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Covid ‘rebound’ France: What are rules for testing, isolation, masks?

As the new Covid variant Eris pushes up positive cases in France and experts warn of a possible ‘epidemic rebound’, we look at the current rules in place in the event of infection

A woman wearing a mask in public

Does the new variant mean a return to masks? Pic: Andrey_Popov / Shutterstock

Eris, or EG.5, is a subvariant of the Omicron strain. It has been identified as a ‘variant under monitoring’ by the World Health Organisation, which is significant, but not considered as high a risk as the classification of ‘variant of concern’.

Eris is more contagious than previous strains, but so far does not appear to be more severe or cause different symptoms.

Read more: Eris: New, more contagious variant sparks Covid escalation in France 

The main causes of the rebound are thought to be:

  • The higher level of contagion of the new variant

  • Increased socialising and travelling of groups of people during the summer holidays

  • The natural decrease in vaccination protection over time. 

Do I need to wear a mask and self-isolate?

The wearing of masks is no longer required in public spaces or transport. However, it is still advisable to wear one if you are ill, or at high risk of infection or severe illness.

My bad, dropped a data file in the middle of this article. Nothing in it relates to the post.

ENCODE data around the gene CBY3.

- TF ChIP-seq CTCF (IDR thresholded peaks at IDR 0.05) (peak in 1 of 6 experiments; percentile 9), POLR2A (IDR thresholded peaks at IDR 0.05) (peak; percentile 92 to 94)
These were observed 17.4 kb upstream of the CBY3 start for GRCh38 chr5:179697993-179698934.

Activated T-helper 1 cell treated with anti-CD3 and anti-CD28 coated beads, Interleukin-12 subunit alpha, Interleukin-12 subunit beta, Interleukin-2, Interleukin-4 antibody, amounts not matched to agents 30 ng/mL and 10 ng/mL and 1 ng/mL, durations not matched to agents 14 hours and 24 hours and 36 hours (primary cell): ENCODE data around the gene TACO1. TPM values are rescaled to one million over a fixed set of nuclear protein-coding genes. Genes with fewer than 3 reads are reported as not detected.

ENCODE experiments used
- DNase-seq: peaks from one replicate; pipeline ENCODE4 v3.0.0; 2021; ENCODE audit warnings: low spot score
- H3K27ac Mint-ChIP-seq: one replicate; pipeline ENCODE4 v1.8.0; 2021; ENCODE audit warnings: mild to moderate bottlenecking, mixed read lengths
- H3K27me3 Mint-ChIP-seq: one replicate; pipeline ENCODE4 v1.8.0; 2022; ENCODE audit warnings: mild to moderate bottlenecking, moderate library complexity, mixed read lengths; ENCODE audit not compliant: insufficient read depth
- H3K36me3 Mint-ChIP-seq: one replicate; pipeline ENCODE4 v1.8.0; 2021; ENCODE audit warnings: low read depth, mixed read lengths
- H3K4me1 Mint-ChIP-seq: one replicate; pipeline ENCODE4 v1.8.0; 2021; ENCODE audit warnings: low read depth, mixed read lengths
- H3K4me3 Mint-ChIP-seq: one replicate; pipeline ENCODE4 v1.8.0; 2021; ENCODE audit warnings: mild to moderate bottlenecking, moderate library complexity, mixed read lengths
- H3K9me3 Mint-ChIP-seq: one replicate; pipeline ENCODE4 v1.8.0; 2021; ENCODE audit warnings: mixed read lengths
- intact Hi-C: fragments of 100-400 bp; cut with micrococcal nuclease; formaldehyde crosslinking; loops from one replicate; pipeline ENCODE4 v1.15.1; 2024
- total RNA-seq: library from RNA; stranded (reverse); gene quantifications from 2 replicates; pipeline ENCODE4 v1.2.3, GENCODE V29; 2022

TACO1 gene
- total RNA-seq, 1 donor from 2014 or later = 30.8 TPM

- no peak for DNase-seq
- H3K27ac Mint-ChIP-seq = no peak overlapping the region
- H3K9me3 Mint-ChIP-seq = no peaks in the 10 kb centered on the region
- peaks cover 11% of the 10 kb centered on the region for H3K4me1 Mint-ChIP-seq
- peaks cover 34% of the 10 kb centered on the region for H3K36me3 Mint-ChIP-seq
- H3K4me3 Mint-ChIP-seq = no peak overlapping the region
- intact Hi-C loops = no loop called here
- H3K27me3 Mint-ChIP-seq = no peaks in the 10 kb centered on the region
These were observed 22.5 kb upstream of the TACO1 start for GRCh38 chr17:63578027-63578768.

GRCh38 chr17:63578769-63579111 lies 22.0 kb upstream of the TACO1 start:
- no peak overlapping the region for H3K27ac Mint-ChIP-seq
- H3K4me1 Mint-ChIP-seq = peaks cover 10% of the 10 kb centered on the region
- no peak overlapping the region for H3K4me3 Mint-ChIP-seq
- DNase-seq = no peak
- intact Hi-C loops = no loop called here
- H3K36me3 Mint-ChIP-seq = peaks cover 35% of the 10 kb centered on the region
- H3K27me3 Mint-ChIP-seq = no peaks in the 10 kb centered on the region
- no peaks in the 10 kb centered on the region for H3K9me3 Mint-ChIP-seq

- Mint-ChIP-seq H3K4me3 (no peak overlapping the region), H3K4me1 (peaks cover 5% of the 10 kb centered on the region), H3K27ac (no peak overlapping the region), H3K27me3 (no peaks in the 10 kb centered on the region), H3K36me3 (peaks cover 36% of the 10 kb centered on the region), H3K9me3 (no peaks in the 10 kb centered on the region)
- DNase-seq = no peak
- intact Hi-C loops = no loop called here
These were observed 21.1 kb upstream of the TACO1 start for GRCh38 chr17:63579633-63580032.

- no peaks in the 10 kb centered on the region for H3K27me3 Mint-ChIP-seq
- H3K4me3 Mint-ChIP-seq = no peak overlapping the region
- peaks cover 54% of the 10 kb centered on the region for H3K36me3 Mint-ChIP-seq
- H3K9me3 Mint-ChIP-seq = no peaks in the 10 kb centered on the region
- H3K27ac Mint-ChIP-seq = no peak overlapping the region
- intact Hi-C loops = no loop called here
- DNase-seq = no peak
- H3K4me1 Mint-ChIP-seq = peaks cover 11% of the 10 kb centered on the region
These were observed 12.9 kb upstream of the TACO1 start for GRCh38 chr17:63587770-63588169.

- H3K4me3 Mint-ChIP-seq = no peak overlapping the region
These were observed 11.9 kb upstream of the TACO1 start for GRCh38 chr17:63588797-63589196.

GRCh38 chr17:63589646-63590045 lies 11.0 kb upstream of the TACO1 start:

Self-isolating in the event of a positive test result has not been required since February 1, but it is still recommended for anyone who tests positive (as it is for anyone who has any kind of highly-contagious illness). This helps to protect vulnerable people and stop the virus from spreading.

Can I still get a test? 

You can still get an ‘official’ test at a local medical lab or pharmacy without a prescription, with part of the cost picked up by the Assurance maladie if you are eligible for state healthcare. You can check sites that are still doing tests on the sante.fr website.

Can I still get a vaccine? 

Booster vaccines are still recommended for the most fragile. This includes immunosuppressed people, people aged 80 and over, pregnant women, and those aged 18-60 who are at a high risk of severe illness.

The Haute Autorité de santé (HAS) is set to launch a new vaccination campaign in France from autumn 2023.

A new round of Covid boosters will be available for people at a higher risk of the illness, especially the immunocompromised or those aged 65 and over.

The vaccination campaign will take place at the same time as the annual winter flu campaign. Last year, this opened on October 18 and ended on March 31.

You must wait six months after your last Covid vaccine (or Covid infection) before having a new booster.

Read more

Covid ‘rebound’ in France: Which areas, and are doctors worried?

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